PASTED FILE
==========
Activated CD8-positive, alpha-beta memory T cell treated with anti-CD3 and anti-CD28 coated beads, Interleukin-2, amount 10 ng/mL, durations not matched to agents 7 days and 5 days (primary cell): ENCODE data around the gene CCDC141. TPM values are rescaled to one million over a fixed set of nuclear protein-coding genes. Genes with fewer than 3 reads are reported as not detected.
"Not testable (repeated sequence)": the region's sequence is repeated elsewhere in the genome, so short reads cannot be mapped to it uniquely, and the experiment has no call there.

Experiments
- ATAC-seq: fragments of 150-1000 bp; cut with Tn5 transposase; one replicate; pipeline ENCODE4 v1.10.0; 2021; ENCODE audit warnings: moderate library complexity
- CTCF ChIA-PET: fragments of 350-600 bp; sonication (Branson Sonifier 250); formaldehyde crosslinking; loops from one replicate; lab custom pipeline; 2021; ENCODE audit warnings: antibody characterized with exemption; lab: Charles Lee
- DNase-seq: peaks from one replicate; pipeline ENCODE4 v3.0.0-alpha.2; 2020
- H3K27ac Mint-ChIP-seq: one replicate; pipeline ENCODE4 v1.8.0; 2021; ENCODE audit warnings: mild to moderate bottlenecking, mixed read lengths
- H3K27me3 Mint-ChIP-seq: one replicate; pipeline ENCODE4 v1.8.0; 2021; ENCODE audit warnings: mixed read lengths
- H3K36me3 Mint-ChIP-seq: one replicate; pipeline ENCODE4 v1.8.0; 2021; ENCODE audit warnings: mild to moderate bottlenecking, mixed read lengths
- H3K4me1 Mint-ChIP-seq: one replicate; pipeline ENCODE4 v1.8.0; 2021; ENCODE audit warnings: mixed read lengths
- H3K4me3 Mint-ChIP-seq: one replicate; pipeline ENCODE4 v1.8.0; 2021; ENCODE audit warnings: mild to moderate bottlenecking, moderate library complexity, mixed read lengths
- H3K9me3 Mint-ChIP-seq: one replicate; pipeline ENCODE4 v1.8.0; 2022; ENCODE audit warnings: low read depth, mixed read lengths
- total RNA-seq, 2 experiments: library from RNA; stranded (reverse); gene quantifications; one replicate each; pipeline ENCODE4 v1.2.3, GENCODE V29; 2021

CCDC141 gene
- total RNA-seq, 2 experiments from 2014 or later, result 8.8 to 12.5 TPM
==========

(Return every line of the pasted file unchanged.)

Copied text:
Activated CD8-positive, alpha-beta memory T cell treated with anti-CD3 and anti-CD28 coated beads, Interleukin-2, amount 10 ng/mL, durations not matched to agents 7 days and 5 days (primary cell): ENCODE data around the gene CCDC141. TPM values are rescaled to one million over a fixed set of nuclear protein-coding genes. Genes with fewer than 3 reads are reported as not detected.
"Not testable (repeated sequence)": the region's sequence is repeated elsewhere in the genome, so short reads cannot be mapped to it uniquely, and the experiment has no call there.

Experiments
- ATAC-seq: fragments of 150-1000 bp; cut with Tn5 transposase; one replicate; pipeline ENCODE4 v1.10.0; 2021; ENCODE audit warnings: moderate library complexity
- CTCF ChIA-PET: fragments of 350-600 bp; sonication (Branson Sonifier 250); formaldehyde crosslinking; loops from one replicate; lab custom pipeline; 2021; ENCODE audit warnings: antibody characterized with exemption; lab: Charles Lee
- DNase-seq: peaks from one replicate; pipeline ENCODE4 v3.0.0-alpha.2; 2020
- H3K27ac Mint-ChIP-seq: one replicate; pipeline ENCODE4 v1.8.0; 2021; ENCODE audit warnings: mild to moderate bottlenecking, mixed read lengths
- H3K27me3 Mint-ChIP-seq: one replicate; pipeline ENCODE4 v1.8.0; 2021; ENCODE audit warnings: mixed read lengths
- H3K36me3 Mint-ChIP-seq: one replicate; pipeline ENCODE4 v1.8.0; 2021; ENCODE audit warnings: mild to moderate bottlenecking, mixed read lengths
- H3K4me1 Mint-ChIP-seq: one replicate; pipeline ENCODE4 v1.8.0; 2021; ENCODE audit warnings: mixed read lengths
- H3K4me3 Mint-ChIP-seq: one replicate; pipeline ENCODE4 v1.8.0; 2021; ENCODE audit warnings: mild to moderate bottlenecking, moderate library complexity, mixed read lengths
- H3K9me3 Mint-ChIP-seq: one replicate; pipeline ENCODE4 v1.8.0; 2022; ENCODE audit warnings: low read depth, mixed read lengths
- total RNA-seq, 2 experiments: library from RNA; stranded (reverse); gene quantifications; one replicate each; pipeline ENCODE4 v1.2.3, GENCODE V29; 2021

CCDC141 gene
- total RNA-seq, 2 experiments from 2014 or later, result 8.8 to 12.5 TPM